In most respects, Fishkill Farms operates like any of the dozens of sustainable family farms that dot New York’s Hudson River Valley. Each morning, a team of workers heads out into the field to plant and prune back weeds, or tend to the farm’s 50 acres of fruit trees. Nearby, chickens busily peck at the grass around their mobile coop, enriching the soil as they go, and laying eggs with yolks like ripe tangerines. Unlike its neighbors, however, Fishkill Farms has an unusual Jewish history — one that, it turns out, is remarkably well suited for the Rosh Hashanah table.
Nearly a century ago, in 1913, 22-year-old Henry Morgenthau Jr. acquired a 1,000-acre apple orchard and dairy farm. Farming was an unusual choice of profession for the only son of a wealthy Jewish businessman and ambassador raised in New York City. But despite his father’s expectation that he join the family real estate company, Morgenthau decided to leave his architectural studies at Cornell University (he would later return to study agriculture) and follow a calling to work the land. Over the next decade and a half, he grew more than 10 different varieties of apples at Fishkill Farms, favoring the tart and tender-fleshed McIntosh above all. He and his wife, Elinor, toiled diligently — organizing canning clubs for the township’s women and even shortening their honeymoon so that they could make it home for spring planting. In 1922, Morgenthau purchased American Agriculturist magazine and split his time among the publication’s offices in New York City, his farm and the printing plant upstate in nearby Poughkeepsie.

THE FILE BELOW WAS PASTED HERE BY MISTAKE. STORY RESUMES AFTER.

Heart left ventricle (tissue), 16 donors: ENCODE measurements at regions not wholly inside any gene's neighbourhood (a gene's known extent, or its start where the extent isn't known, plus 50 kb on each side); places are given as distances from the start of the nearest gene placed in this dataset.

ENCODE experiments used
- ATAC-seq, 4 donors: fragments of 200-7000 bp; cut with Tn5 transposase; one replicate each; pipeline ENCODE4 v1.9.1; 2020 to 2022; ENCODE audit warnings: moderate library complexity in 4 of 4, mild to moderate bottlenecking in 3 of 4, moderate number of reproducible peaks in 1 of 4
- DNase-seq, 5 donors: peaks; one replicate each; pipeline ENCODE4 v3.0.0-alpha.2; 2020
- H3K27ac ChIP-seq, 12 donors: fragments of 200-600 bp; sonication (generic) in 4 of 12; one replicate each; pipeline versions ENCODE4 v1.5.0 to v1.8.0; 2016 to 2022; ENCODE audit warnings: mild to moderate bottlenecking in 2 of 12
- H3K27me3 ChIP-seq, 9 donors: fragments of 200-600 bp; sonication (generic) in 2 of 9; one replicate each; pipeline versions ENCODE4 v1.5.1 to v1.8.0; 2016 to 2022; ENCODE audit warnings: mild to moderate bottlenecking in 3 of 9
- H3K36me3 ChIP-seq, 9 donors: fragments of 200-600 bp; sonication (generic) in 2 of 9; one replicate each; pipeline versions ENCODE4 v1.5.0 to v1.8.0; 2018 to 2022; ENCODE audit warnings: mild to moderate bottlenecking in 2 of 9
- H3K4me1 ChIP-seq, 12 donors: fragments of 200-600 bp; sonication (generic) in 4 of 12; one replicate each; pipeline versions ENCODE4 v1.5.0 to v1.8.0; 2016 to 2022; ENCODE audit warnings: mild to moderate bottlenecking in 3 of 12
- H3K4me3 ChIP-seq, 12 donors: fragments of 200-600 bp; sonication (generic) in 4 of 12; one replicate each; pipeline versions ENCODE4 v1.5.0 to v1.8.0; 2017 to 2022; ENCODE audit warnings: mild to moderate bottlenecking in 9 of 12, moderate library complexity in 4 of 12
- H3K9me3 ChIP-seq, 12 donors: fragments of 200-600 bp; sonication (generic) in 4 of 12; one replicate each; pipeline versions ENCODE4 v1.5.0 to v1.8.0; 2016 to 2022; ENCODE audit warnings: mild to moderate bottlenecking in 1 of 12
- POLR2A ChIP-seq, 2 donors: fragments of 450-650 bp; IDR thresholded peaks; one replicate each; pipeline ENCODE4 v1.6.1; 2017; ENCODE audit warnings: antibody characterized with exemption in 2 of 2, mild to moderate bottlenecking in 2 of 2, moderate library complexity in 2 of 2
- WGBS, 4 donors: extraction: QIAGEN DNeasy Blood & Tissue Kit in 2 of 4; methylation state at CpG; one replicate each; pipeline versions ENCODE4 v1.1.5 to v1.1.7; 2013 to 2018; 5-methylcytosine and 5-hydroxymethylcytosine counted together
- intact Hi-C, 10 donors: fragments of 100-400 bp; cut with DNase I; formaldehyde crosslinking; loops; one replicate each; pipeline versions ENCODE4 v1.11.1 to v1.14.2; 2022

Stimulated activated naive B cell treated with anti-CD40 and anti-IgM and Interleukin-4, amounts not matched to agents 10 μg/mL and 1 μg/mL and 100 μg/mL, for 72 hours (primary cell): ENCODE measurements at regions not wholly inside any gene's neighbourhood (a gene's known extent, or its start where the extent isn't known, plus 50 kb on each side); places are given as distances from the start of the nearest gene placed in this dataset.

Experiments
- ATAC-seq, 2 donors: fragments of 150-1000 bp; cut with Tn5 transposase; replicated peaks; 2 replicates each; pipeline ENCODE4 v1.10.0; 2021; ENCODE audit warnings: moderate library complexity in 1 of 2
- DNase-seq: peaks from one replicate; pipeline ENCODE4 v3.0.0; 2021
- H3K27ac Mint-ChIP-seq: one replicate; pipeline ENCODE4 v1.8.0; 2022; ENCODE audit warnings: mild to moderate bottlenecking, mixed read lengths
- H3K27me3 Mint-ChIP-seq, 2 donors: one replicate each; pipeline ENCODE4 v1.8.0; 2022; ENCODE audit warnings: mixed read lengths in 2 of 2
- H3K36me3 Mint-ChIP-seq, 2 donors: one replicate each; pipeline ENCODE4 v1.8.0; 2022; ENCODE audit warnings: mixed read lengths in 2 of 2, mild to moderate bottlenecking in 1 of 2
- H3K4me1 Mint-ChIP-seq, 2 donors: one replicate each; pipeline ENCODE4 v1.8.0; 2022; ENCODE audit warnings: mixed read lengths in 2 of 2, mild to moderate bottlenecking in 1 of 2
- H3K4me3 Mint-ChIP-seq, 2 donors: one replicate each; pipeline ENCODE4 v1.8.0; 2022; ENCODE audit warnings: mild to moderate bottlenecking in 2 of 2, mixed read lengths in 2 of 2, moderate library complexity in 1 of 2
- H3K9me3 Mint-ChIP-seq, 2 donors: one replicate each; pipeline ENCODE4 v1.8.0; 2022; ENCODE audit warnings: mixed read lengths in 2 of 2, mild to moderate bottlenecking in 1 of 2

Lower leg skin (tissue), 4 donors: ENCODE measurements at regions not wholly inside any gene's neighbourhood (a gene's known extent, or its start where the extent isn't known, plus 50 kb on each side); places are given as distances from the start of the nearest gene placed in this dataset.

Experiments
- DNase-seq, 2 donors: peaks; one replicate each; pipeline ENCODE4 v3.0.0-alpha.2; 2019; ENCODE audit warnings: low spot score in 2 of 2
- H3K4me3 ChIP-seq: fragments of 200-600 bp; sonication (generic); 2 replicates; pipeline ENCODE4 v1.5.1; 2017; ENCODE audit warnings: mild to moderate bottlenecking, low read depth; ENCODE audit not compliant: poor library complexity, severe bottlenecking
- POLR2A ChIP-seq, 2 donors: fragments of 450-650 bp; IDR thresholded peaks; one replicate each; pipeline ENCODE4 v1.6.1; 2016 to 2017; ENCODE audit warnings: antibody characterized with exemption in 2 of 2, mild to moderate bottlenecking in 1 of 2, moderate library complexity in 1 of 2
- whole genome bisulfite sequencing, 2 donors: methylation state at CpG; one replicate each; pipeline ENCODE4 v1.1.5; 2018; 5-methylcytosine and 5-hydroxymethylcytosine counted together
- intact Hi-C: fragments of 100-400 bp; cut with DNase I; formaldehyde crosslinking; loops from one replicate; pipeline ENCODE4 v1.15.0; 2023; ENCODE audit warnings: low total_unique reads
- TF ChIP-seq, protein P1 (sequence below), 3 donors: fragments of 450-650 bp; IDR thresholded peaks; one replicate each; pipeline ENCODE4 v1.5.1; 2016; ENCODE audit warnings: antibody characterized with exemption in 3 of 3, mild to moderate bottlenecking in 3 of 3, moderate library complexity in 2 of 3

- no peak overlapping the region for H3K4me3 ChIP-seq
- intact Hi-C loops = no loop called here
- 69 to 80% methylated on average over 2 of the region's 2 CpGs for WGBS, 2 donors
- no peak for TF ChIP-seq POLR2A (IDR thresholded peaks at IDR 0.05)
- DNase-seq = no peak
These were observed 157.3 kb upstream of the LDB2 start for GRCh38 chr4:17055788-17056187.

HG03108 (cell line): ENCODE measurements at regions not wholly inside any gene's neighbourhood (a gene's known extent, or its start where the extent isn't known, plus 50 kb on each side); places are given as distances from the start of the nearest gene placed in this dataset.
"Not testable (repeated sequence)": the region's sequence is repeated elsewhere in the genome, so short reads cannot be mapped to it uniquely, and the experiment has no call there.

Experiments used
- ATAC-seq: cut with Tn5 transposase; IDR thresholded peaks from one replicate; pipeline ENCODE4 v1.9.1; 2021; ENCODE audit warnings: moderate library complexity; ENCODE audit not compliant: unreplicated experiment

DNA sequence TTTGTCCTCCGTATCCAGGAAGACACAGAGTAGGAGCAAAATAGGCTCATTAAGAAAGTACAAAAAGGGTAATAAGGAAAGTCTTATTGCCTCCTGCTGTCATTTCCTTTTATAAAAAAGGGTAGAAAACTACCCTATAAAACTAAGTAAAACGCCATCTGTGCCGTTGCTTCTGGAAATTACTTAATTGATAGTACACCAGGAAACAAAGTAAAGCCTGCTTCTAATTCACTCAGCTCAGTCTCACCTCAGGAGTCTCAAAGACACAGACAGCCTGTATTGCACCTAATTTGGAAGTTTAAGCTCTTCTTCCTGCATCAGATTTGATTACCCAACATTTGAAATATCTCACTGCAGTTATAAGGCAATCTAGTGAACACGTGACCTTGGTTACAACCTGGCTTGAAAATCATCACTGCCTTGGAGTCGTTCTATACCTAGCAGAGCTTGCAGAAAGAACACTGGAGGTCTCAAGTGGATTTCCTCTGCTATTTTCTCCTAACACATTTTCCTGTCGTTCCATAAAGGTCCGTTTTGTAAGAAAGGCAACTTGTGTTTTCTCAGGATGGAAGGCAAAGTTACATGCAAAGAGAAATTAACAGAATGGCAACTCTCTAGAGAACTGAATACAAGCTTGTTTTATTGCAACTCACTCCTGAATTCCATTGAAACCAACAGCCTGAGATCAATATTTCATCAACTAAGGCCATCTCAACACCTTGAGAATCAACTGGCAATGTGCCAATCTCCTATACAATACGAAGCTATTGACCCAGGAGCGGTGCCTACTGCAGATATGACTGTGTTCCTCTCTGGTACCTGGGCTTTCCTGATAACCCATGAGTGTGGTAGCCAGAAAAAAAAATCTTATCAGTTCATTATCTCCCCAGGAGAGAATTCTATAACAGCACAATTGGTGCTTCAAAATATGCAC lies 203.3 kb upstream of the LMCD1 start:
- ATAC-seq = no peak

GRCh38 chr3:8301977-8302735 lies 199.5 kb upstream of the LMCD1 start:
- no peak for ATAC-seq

Morgenthau would, of course, eventually return to the public sphere — as chairman of the Federal Farm Board and then as the U.S. secretary of the Treasury under his good friend, Franklin Delano Roosevelt. But according to a family history written by Henry Morgenthau III, “Mostly Morgenthaus” (Ticknor & Fields, 1991), his father always identified himself as a farmer above all. And without a doubt, his greatest passion was apples: “He loved nothing better than to ride horseback through the rows of apple trees at all seasons.”
Despite his Bavarian-Jewish heritage, Henry Morgenthau was not a religious man. He would play a key role in the American government’s effort to rescue European Jews during and after World War II, and later worked extensively with Jewish philanthropies and Israeli causes.
Still, his son, Manhattan District Attorney Robert Morgenthau, says that his father never made the explicit connection between his beloved orchards and the Jewish New Year. “My father believed that what you did for people is more important than what you pray,” he said. Regardless, his father certainly understood — perhaps better than most people — how an apple embodies the spirit of autumn and the sense of seasonal flux, which helps give Rosh Hashanah its emotional power.